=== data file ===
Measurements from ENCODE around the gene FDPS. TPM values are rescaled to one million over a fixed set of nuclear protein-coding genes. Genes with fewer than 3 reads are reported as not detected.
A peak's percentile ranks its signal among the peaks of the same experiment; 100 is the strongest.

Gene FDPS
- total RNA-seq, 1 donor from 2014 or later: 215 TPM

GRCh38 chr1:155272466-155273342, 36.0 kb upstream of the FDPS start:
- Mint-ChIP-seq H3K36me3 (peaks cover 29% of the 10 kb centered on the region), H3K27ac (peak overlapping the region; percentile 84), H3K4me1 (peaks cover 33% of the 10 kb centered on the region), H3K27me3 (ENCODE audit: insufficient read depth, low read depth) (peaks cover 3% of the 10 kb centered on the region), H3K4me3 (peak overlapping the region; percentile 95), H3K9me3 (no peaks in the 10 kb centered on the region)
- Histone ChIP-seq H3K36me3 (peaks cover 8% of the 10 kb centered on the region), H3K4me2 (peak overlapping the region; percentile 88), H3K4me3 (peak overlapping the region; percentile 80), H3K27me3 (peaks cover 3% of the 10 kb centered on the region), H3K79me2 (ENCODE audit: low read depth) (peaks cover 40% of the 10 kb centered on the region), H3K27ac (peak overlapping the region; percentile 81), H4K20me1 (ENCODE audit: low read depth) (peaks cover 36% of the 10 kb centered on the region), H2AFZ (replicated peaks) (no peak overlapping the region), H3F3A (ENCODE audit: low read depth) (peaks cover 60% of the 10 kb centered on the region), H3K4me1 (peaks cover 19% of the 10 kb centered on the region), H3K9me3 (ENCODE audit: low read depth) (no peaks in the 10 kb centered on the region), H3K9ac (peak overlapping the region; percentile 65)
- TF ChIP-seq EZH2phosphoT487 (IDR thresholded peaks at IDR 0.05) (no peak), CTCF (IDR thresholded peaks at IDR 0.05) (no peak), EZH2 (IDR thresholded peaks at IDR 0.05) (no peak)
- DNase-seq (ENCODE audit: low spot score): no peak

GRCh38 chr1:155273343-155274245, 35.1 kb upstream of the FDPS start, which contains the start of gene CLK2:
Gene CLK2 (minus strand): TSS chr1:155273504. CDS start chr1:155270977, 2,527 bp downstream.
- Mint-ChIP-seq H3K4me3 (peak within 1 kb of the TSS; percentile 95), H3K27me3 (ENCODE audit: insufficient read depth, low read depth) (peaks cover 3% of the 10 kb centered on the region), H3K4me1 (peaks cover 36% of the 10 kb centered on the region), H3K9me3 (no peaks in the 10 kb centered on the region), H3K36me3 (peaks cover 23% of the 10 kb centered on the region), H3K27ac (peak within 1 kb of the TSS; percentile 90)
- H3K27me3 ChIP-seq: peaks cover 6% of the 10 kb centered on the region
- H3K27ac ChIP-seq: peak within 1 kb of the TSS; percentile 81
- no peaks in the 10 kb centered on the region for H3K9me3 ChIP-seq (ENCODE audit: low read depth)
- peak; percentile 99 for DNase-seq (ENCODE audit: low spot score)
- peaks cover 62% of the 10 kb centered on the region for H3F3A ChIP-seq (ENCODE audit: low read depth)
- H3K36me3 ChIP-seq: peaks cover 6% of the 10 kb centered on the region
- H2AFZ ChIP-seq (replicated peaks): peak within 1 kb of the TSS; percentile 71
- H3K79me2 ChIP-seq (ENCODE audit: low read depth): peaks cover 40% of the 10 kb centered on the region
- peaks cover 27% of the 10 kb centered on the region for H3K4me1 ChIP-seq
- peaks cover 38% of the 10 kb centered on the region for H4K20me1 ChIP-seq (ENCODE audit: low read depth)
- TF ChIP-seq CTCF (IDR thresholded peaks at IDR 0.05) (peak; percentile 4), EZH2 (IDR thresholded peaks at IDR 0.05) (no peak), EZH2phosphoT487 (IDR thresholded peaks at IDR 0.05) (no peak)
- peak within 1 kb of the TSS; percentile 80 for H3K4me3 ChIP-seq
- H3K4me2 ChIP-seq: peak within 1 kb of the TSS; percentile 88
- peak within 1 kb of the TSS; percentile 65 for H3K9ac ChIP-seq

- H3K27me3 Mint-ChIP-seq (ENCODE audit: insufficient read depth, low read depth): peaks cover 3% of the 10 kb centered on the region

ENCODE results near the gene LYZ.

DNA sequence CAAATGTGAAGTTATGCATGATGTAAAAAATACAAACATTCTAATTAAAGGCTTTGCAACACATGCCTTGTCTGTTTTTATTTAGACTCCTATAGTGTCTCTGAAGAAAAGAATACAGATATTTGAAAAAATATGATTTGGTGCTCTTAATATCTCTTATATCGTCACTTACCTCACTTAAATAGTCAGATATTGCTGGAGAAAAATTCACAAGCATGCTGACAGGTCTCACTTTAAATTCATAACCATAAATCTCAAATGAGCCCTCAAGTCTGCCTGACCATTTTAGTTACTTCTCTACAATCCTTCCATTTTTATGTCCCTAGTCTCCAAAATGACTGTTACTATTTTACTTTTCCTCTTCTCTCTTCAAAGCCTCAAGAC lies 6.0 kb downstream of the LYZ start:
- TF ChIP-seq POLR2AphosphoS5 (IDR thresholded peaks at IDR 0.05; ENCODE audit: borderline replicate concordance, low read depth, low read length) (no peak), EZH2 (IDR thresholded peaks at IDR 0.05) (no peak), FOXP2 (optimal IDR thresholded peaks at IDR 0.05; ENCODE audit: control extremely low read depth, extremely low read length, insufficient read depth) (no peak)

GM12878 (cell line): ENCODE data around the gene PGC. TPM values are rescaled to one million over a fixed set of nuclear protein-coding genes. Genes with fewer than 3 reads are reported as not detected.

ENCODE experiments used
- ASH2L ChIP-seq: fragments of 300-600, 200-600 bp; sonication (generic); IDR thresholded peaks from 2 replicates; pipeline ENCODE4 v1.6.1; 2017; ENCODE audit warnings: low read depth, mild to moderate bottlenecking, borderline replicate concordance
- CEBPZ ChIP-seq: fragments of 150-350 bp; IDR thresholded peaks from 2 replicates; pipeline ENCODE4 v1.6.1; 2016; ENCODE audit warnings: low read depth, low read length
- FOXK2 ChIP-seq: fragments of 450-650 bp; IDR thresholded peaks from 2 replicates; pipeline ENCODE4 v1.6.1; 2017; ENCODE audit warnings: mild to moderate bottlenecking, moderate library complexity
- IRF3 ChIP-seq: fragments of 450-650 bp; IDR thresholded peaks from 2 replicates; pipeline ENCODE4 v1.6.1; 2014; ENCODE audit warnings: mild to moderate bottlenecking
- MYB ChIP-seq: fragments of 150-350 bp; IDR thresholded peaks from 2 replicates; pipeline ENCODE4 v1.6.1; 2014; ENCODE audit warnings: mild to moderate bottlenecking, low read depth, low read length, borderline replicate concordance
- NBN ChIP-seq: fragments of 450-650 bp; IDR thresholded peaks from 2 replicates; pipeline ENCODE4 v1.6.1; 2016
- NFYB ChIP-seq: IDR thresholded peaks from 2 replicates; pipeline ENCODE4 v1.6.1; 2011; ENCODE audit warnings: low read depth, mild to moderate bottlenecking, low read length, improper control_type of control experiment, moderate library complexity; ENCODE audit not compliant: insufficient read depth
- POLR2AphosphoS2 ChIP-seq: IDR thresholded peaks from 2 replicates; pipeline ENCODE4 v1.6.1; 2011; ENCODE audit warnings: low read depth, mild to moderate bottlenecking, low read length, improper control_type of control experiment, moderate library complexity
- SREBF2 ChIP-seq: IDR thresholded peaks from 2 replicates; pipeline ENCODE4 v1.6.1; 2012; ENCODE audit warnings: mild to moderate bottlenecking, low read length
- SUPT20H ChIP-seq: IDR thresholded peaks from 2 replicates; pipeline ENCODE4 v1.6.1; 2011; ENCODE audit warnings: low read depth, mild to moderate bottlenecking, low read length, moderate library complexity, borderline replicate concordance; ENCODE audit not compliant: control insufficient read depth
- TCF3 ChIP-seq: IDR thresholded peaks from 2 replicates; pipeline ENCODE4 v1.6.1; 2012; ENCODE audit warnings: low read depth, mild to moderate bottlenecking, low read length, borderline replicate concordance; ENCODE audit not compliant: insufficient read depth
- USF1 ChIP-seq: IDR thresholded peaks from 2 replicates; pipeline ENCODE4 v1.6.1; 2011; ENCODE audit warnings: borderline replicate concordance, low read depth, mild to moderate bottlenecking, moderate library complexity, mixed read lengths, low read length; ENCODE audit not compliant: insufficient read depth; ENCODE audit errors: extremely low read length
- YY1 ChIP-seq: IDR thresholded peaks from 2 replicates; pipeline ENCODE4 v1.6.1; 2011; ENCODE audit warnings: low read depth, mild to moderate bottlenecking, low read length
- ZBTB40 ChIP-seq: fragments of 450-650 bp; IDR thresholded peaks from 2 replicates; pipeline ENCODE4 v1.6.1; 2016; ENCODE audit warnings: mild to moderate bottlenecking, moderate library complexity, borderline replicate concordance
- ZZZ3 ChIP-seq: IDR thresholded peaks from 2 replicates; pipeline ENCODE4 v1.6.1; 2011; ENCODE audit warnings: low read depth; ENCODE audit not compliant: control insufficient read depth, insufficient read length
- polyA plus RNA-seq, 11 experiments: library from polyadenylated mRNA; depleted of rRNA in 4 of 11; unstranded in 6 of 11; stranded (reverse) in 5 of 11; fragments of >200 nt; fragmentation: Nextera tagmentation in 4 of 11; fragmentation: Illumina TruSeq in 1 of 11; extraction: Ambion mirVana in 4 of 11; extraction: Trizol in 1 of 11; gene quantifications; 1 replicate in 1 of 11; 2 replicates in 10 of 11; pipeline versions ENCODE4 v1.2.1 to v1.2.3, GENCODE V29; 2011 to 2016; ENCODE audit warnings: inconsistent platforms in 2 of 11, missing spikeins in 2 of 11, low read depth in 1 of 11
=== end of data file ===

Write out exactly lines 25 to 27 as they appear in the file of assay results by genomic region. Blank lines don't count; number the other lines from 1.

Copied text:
- H3K4me2 ChIP-seq: peak within 1 kb of the TSS; percentile 88
- peak within 1 kb of the TSS; percentile 65 for H3K9ac ChIP-seq

- H3K27me3 Mint-ChIP-seq (ENCODE audit: insufficient read depth, low read depth): peaks cover 3% of the 10 kb centered on the region